2020 (English)In: Child Psychiatry and Human Development, ISSN 0009-398X, E-ISSN 1573-3327, Vol. 51, no 2, p. 231-238Article in journal (Refereed) Published
Abstract [en]

Alcohol use during early adolescence is associated with other risk behaviors as well as future health problems. Within the design of a larger prospective research program, a cohort of U.S. inner-city sixth-grade students (N = 1573, mean age = 12.10) were assessed and reassessed in the seventh-grade. Self-reported information was obtained on problems related to alcohol, fixed markers of risk (e.g. sex, age, SES), individual and interpersonal factors (e.g. internalizing and externalizing symptoms) and contextual factors (e.g. substance availability). Alcohol-related problems in seventh grade were foremost predicted by individual and interpersonal factors in the sixth grade including depressive symptoms, conduct problems, a decreased perception of wrongdoing, and affiliation with delinquent peers. In addition, alcohol use in the sixth grade and being of Hispanic or White ethnicity was also associated with subsequent alcohol-related problems. Interventions should be directed towards assessing and treating individual risk factors such as depression and externalizing symptoms.

Place, publisher, year, edition, pages
Springer, 2020
Keywords
Alcohol problems, Conduct problems, Depression, Early adolescence, Ethnicity
National Category
Public Health, Global Health, Social Medicine and Epidemiology
Identifiers
urn:nbn:se:sh:diva-38919 (URN)10.1007/s10578-019-00925-1 (DOI)000519345100007 ()31468271 (PubMedID)2-s2.0-85071461760 (Scopus ID)
Available from: 2019-09-06 Created: 2019-09-06 Last updated: 2020-03-26Bibliographically approved
Isaksson, J., Sjöblom, S., Schwab-Stone, M., Stickley, A. & Ruchkin, V. (2020). Risk Factors Associated with Alcohol Use in Early Adolescence among American Inner-City Youth: A Longitudinal Study. Substance Use & Misuse, 55(3), 358-366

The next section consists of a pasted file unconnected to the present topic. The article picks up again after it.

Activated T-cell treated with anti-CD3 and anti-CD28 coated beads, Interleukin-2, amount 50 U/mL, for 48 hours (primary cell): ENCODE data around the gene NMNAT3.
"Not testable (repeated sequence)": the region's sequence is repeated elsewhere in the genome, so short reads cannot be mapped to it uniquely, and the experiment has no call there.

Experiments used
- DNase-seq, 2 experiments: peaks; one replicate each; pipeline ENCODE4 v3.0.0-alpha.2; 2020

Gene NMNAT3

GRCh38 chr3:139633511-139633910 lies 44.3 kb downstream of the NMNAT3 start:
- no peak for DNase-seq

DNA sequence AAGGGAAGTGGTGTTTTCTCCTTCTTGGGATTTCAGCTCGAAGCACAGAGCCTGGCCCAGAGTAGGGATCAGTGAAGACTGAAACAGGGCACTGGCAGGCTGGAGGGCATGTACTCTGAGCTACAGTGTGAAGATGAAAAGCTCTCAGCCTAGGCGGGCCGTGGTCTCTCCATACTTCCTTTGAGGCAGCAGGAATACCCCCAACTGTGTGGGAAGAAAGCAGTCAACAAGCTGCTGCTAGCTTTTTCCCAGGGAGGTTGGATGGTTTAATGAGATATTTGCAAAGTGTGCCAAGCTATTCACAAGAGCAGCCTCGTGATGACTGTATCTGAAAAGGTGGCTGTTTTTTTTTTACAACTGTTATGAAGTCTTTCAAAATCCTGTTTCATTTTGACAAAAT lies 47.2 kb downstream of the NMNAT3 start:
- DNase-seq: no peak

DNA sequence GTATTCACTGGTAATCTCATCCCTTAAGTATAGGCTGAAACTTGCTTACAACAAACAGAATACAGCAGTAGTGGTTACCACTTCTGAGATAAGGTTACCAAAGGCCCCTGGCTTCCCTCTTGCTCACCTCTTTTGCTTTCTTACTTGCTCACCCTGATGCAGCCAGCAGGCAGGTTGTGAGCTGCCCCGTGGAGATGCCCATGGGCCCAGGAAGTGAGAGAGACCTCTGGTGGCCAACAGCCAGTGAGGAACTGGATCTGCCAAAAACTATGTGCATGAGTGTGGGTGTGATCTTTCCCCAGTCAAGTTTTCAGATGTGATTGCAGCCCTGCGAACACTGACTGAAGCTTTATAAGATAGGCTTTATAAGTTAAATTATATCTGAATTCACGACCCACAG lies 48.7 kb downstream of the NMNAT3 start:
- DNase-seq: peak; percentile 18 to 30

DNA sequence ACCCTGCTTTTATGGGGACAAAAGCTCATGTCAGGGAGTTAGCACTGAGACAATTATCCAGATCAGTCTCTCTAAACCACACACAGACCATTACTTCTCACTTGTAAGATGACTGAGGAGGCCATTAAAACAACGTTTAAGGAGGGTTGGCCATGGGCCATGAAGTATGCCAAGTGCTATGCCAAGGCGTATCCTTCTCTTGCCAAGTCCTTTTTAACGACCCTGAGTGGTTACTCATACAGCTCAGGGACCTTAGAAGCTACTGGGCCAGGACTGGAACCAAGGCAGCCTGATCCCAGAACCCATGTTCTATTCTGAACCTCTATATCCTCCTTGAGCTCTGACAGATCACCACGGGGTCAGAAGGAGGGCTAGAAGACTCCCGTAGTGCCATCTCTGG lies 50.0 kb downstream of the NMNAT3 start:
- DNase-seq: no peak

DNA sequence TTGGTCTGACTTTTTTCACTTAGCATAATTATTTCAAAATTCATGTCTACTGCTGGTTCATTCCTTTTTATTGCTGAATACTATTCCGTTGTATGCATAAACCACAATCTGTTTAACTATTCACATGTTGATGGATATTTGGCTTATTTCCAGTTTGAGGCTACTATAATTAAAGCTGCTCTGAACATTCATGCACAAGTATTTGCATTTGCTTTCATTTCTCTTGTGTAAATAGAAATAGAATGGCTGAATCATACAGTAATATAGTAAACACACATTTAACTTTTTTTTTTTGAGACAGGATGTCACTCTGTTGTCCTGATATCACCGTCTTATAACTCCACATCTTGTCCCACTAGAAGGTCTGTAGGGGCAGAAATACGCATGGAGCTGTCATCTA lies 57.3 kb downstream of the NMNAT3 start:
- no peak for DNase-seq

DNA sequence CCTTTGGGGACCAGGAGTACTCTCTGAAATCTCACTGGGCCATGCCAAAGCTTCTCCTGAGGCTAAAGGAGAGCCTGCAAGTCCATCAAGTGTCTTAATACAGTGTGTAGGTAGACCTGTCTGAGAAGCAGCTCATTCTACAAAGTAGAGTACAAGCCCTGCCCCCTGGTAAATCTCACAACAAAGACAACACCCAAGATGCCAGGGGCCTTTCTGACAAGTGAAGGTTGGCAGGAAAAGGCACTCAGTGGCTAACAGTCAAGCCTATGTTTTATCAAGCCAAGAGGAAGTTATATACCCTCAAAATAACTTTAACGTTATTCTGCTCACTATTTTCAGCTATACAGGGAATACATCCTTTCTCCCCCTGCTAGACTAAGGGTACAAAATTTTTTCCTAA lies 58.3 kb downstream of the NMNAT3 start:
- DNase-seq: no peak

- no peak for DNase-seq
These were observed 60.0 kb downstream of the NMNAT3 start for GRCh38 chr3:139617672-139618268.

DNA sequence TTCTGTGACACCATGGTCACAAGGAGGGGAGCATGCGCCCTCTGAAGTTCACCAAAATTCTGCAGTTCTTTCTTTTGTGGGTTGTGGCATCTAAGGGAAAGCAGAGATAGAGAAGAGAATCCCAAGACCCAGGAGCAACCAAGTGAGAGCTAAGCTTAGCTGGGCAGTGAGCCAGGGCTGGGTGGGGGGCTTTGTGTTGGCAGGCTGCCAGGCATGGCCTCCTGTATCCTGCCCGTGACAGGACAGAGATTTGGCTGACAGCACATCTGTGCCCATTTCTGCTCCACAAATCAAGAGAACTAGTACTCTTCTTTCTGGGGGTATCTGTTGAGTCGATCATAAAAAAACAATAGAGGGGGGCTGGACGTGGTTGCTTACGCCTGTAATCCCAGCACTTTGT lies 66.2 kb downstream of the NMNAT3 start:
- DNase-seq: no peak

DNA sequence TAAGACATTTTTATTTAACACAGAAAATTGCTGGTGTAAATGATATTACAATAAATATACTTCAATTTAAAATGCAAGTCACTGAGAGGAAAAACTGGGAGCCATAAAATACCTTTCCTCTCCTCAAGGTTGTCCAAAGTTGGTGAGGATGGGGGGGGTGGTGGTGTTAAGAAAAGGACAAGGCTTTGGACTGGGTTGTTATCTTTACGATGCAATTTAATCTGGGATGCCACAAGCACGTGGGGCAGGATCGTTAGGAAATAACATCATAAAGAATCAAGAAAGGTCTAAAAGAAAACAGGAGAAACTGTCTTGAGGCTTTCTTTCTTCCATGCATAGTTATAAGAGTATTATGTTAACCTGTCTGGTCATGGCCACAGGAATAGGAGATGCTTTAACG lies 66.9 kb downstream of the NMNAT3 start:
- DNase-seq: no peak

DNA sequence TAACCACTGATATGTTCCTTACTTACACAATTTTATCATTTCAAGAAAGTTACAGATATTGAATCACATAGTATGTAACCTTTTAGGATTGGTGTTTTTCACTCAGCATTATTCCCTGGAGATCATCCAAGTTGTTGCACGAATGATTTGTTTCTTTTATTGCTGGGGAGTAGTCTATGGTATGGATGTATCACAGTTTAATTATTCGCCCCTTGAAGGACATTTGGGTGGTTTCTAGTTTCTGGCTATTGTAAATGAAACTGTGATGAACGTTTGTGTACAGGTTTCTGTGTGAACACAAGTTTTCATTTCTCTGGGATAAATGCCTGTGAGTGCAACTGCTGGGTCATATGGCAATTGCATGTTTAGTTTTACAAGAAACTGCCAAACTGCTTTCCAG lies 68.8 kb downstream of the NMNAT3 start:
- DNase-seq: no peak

Open this publication in new window or tab >>Risk Factors Associated with Alcohol Use in Early Adolescence among American Inner-City Youth: A Longitudinal Study
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2020 (English)In: Substance Use & Misuse, ISSN 1082-6084, E-ISSN 1532-2491, Vol. 55, no 3, p. 358-366Article in journal (Refereed) Published
Abstract [en]

Background: Early alcohol use is associated with an increased risk for later alcohol dependence, as well as social and mental health problems. In this study, we investigate the risk factors (internalizing and externalizing behaviors) associated with early alcohol consumption over a period of 1 year, and examine whether the association is sex-specific. Methods: U.S. inner-city adolescents (N = 1785, Mean age = 12.11) were assessed and reassessed in the sixth and seventh grades (Mean age = 13.10). Self-reported information was obtained on the lifetime level of alcohol consumption, internalizing (depression, anxiety and posttraumatic stress [PTS]), and externalizing behaviors (sensation seeking, conduct problems and affiliation with delinquent peers). Associations between the variables were examined using structural equation modeling (SEM). Results: In an adjusted SEM analysis drinking by the sixth grade was primarily associated with externalizing behaviors, whereas PTS was linked to lower levels of alcohol consumption. In addition, alcohol consumption and greater externalizing behaviors by the sixth grade predicted higher alcohol consumption by the seventh grade, whereas anxiety and African American ethnicity were associated with less alcohol consumption. No sex differences were found in the association between internalizing and externalizing behaviors and drinking. However, in the adjusted SEM analysis female sex predicted higher lifetime consumption by the seventh grade. Conclusion: Sensation seeking behavior, conduct problems and affiliation with delinquent peers should be regarded as risk factors and taken into consideration when planning prevention efforts in order to decrease alcohol use in early adolescence.